Before he leaves the White House, US President Donald Trump has ensured that his successor will not have much leverage in compromising on American commitments to have a US Consulate in Tibet and impose sanctions against Chinese officials who interfere in the Dalai Lama’s succession.
On Monday night, the United States Senate passed the Tibetan Policy and Support Act of 2020 (TPSA). The Bill had already been passed in the US House of Representatives in January this year. And importantly, the Bill got the bipartisan support of both the Democrats and the Republicans.
The TPSA will now be presented to President Trump to sign it into law.
The TPSA makes it an official US policy that decisions regarding the reincarnation of the Dalai Lama are exclusively within the authority of the current Dalai Lama, Tibetan Buddhist leaders, and the Tibetan people. Any interference by Chinese government officials will be met with serious sanctions and deemed inadmissible into the United States.
Built on the historic Tibet Policy Act of 2002, the TPSA addresses every aspect of the Tibetan people’s fundamental right, including human rights, environmental rights, religious freedom, and Tibetan democracy-in-exile. It also strengthens funding for Tibetans inside and outside Tibet.
The bipartisan supported bill commends His Holiness the Dalai Lama for his decision to implement democratic governance and also commends the Tibetan exile community for successfully adopting a system of self-governance with democratic institutions to choose their leaders.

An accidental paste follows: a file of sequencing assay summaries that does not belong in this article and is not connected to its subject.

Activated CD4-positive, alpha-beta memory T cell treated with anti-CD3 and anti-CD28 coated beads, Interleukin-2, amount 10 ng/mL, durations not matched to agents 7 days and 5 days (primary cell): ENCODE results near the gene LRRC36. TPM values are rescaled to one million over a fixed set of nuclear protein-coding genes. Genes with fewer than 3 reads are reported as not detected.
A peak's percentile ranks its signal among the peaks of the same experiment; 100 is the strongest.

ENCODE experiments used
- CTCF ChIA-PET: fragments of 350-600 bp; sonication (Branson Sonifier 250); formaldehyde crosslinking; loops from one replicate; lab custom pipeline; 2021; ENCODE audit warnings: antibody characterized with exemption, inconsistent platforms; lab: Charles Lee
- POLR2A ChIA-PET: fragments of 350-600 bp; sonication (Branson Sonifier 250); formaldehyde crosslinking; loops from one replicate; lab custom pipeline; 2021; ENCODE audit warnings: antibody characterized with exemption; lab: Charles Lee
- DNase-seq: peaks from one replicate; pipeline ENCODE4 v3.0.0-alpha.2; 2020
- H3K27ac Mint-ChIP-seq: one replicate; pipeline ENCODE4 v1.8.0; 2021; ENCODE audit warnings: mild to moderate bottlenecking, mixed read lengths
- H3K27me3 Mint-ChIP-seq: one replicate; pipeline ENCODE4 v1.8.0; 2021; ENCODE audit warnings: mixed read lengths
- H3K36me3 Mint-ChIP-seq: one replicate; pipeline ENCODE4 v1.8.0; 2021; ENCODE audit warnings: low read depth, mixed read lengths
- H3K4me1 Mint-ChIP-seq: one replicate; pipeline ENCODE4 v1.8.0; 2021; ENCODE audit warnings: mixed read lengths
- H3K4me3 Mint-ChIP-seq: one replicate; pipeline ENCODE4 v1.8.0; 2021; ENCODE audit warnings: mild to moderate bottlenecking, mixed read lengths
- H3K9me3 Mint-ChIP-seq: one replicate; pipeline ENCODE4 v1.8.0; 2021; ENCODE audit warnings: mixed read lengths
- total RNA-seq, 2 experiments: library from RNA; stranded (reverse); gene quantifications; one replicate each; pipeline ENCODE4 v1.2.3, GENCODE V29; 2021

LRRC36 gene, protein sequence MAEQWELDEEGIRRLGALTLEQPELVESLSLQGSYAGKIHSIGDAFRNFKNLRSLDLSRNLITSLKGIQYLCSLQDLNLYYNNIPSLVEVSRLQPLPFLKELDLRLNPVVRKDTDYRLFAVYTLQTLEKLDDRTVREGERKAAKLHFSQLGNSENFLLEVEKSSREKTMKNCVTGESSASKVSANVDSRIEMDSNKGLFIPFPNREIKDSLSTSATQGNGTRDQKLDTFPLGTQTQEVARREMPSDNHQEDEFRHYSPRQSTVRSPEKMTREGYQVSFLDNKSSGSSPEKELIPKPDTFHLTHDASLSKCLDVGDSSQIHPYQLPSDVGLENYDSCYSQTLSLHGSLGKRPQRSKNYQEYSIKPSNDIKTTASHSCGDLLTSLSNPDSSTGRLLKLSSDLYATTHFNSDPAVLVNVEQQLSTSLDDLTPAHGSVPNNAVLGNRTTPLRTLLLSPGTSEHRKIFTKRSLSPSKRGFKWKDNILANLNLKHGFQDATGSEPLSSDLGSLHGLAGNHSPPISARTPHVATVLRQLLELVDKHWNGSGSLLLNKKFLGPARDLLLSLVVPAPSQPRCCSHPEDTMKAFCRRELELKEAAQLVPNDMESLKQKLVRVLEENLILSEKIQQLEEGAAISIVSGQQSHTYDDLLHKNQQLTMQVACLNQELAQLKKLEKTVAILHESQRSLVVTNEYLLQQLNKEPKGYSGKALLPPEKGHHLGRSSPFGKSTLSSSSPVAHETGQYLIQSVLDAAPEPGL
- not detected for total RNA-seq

Chinese #PLA soldiers who entered #Leh #Ladakh is clear indication that #China want destabilize Indo-Tibetan friendship, be watchful Ladakhi & Indian people, #ITBP must intervene#FreeTibet #PMModi #IndiaChinaFaceOff #CCP #XiJinping #ChineseVirus #SFF #US https://t.co/AixxEhNKaB
— Tibetans (@TibetPeople) December 21, 2020
In addition, it formally acknowledges the Central Tibetan Administration (CTA) as the legitimate institution reflecting the aspirations of the Tibetan Diaspora around the world and the Sikyong as the President of the CTA.
Sikyong (President) Dr Lobsang Sangay, the democratically elected leader of the Tibetan-government-in-exile at Dharmsala in India’s Himachal Pradesh, has thanked the United States Congress for passing this monumental bill on Tibet, especially House Speaker Nancy Pelosi and Senate Majority leader Mitch McConnell for supporting the bill.
He also has thanked Congressmen Jim McGovern and Chris Smith, Senators Marco Rubio and Ben Cardin for their “extraordinary leadership” in introducing the bill in the House and the Senate.
“The Tibetan Policy and Support Act of 2020 is a tribute to the great legacy of His Holiness the Dalai Lama and to the courage and solidarity of six million Tibetans inside Tibet,” says Sangay. “We have been pushing for this for the last two years. This is a victory for the Tibetan freedom struggle.”
Another noteworthy aspect of the TPSA is that it introduces new key provisions aimed at protecting the environment and water resources on the Tibetan plateau. It recognizes the importance of traditional Tibetan grassland stewardship in mitigating the negative effects of climate change in the region as opposed to the Chinese government’s forced resettlement of the nomads from grasslands.